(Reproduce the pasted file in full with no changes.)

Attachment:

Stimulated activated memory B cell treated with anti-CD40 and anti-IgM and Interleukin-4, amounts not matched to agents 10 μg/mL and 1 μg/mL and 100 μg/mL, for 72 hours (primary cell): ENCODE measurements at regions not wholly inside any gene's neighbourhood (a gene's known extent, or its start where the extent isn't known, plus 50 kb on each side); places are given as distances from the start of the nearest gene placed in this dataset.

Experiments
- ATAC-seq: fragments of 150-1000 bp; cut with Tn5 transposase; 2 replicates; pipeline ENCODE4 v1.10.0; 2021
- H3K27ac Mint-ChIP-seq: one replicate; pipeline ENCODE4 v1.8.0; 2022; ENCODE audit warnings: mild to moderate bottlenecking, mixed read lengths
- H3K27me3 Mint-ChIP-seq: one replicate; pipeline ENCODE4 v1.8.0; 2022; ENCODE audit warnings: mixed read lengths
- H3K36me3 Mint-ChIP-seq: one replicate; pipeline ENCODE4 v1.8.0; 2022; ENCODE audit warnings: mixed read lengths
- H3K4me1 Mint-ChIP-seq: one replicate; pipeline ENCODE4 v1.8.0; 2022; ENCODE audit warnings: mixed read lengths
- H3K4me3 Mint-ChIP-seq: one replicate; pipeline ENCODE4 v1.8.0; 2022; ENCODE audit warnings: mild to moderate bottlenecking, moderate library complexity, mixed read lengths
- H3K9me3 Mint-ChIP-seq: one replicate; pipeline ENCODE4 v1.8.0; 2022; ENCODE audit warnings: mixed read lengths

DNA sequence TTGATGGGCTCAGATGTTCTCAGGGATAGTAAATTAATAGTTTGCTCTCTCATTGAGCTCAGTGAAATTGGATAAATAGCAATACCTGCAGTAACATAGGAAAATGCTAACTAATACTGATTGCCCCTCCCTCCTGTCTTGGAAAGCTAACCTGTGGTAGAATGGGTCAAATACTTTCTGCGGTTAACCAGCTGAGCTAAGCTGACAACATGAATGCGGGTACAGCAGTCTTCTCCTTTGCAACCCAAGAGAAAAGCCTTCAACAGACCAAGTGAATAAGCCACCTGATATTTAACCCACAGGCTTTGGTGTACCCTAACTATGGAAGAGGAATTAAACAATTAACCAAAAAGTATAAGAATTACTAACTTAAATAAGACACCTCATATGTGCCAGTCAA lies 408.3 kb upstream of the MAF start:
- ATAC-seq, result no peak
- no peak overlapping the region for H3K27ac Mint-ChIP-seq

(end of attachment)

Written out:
Stimulated activated memory B cell treated with anti-CD40 and anti-IgM and Interleukin-4, amounts not matched to agents 10 μg/mL and 1 μg/mL and 100 μg/mL, for 72 hours (primary cell): ENCODE measurements at regions not wholly inside any gene's neighbourhood (a gene's known extent, or its start where the extent isn't known, plus 50 kb on each side); places are given as distances from the start of the nearest gene placed in this dataset.

Experiments
- ATAC-seq: fragments of 150-1000 bp; cut with Tn5 transposase; 2 replicates; pipeline ENCODE4 v1.10.0; 2021
- H3K27ac Mint-ChIP-seq: one replicate; pipeline ENCODE4 v1.8.0; 2022; ENCODE audit warnings: mild to moderate bottlenecking, mixed read lengths
- H3K27me3 Mint-ChIP-seq: one replicate; pipeline ENCODE4 v1.8.0; 2022; ENCODE audit warnings: mixed read lengths
- H3K36me3 Mint-ChIP-seq: one replicate; pipeline ENCODE4 v1.8.0; 2022; ENCODE audit warnings: mixed read lengths
- H3K4me1 Mint-ChIP-seq: one replicate; pipeline ENCODE4 v1.8.0; 2022; ENCODE audit warnings: mixed read lengths
- H3K4me3 Mint-ChIP-seq: one replicate; pipeline ENCODE4 v1.8.0; 2022; ENCODE audit warnings: mild to moderate bottlenecking, moderate library complexity, mixed read lengths
- H3K9me3 Mint-ChIP-seq: one replicate; pipeline ENCODE4 v1.8.0; 2022; ENCODE audit warnings: mixed read lengths

DNA sequence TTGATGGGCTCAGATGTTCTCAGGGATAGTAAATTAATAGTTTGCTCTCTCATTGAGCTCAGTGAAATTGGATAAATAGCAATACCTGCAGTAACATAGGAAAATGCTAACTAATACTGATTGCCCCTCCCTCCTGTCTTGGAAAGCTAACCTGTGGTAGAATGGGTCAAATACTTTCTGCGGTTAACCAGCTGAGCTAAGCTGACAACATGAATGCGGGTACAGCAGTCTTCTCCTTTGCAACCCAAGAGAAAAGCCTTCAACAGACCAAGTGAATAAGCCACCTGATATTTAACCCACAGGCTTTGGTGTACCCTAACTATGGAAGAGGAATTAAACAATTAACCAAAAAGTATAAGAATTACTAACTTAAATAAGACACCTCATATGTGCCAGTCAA lies 408.3 kb upstream of the MAF start:
- ATAC-seq, result no peak
- no peak overlapping the region for H3K27ac Mint-ChIP-seq